BALTIMORE (WBAL) — Crews removed Baltimore’s four Confederate monuments quickly and quietly in the dark of night early Wednesday.
Baltimore’s mayor and City Council members differed over how to remove the city’s four Confederate monuments, but crews removed all four statues in just five hours time.
“I thought that there was enough grandstanding, enough speeches being made. Get it done. I spoke with the Council on Monday morning. I spoke with the president of the City Council. I said, ‘With the climate of this nation, that I think it’s very important that we move quickly and quietly,'” Mayor Catherine Pugh said during a news conference at 10 a.m. Wednesday.
“I did what was right for my city,” she added.
About a dozen city crews and private contractors were seen in Wyman Park, removing the Lee and Jackson Monument. Crews started getting ready around midnight Tuesday. By 3 a.m., a crane hoisted the monument from its pedestal. By 3:45 a.m., the monument was transferred to a flatbed truck.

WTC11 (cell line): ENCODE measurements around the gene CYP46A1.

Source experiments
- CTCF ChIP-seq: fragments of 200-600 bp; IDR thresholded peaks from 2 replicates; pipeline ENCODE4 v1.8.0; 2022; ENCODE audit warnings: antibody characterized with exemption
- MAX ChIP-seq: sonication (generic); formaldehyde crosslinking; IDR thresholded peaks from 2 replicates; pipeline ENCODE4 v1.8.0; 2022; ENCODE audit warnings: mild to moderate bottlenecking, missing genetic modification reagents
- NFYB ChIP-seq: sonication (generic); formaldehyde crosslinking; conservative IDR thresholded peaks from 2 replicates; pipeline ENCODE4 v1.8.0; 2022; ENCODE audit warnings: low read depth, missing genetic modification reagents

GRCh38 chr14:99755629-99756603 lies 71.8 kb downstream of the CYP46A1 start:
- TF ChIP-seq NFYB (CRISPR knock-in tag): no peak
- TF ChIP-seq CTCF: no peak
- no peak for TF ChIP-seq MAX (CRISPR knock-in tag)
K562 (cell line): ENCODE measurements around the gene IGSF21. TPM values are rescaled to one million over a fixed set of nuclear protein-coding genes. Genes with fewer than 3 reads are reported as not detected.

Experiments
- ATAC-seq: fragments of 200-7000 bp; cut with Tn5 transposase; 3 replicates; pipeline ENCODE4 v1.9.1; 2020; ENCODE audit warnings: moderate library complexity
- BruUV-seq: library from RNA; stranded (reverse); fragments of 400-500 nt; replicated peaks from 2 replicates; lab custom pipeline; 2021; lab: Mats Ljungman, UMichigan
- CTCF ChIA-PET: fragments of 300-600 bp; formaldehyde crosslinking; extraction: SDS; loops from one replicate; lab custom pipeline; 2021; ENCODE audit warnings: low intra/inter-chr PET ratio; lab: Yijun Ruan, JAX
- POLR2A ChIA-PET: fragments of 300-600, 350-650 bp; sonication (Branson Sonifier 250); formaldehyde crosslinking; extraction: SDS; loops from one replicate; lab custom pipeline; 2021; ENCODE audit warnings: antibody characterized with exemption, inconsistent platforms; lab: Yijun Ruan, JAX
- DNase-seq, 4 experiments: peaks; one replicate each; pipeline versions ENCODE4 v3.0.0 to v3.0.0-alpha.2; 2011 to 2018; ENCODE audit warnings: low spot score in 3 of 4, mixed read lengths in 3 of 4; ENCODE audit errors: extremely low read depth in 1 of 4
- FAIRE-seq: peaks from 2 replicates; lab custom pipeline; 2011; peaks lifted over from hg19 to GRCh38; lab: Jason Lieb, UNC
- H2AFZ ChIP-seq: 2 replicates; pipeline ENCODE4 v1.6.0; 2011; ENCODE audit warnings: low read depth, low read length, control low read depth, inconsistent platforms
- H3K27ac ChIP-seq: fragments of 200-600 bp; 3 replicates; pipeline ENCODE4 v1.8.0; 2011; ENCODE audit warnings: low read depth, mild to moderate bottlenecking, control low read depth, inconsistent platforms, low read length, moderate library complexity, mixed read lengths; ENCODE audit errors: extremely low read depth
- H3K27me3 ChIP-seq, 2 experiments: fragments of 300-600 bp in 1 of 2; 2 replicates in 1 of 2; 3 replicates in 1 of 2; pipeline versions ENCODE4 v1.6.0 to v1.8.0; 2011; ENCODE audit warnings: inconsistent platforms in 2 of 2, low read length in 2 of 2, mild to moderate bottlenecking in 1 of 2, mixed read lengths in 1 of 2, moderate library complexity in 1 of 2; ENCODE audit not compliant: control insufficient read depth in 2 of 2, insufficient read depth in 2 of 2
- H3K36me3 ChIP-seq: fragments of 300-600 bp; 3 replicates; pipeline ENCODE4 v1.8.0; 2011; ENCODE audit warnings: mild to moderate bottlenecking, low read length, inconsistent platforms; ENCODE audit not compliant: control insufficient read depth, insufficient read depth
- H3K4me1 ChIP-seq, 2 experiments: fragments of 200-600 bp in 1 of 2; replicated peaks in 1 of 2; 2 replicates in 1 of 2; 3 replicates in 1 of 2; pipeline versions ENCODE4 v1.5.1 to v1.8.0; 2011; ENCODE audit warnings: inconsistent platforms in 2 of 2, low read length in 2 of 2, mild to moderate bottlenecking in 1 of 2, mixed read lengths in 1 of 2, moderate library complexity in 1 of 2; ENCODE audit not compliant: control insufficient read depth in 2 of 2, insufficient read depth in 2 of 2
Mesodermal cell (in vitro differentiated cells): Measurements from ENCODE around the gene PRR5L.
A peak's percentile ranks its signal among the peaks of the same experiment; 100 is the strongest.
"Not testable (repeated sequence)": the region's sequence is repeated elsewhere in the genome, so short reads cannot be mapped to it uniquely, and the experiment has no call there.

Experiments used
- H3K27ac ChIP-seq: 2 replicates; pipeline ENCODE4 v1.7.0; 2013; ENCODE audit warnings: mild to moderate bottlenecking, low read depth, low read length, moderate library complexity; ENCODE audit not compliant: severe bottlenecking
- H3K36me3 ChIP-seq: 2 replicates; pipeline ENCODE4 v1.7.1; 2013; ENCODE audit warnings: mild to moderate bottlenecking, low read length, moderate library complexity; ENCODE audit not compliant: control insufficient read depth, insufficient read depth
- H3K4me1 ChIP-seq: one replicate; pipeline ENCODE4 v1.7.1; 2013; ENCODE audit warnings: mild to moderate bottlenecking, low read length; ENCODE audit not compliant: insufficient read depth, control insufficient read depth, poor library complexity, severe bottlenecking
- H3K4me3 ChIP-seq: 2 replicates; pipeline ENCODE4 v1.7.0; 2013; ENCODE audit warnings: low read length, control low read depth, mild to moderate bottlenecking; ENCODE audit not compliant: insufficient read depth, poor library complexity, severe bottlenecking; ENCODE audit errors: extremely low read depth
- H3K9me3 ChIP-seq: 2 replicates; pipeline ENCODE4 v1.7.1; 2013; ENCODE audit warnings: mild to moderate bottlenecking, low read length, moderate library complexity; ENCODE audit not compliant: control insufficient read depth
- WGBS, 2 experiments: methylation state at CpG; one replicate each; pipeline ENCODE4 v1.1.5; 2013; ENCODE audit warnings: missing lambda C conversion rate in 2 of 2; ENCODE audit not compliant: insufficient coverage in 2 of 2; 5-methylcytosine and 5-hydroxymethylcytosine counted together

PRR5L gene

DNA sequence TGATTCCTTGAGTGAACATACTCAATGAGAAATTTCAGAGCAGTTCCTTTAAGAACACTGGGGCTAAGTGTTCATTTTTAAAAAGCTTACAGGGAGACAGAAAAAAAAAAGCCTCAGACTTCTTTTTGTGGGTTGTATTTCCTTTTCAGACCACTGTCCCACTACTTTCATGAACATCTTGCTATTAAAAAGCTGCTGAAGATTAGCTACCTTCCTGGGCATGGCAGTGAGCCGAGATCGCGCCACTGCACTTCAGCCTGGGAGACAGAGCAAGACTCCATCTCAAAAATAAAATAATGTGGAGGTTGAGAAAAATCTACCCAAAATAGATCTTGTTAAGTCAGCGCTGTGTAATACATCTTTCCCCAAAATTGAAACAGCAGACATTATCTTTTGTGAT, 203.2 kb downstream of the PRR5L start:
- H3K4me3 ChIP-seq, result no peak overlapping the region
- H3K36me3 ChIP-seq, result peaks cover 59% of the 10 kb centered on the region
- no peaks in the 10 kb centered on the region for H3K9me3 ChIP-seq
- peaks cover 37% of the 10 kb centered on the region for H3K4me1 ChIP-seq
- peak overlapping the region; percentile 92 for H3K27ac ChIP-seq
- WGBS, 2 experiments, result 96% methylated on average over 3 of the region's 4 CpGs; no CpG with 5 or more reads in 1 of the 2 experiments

The mayor said the City Charter gives her the authority to act as a matter of public safety. She wanted to avoid what happened in Charlottesville, Virginia. Local protesters vowed on Sunday to tear down the Lee and Jackson statue if the city didn’t act.
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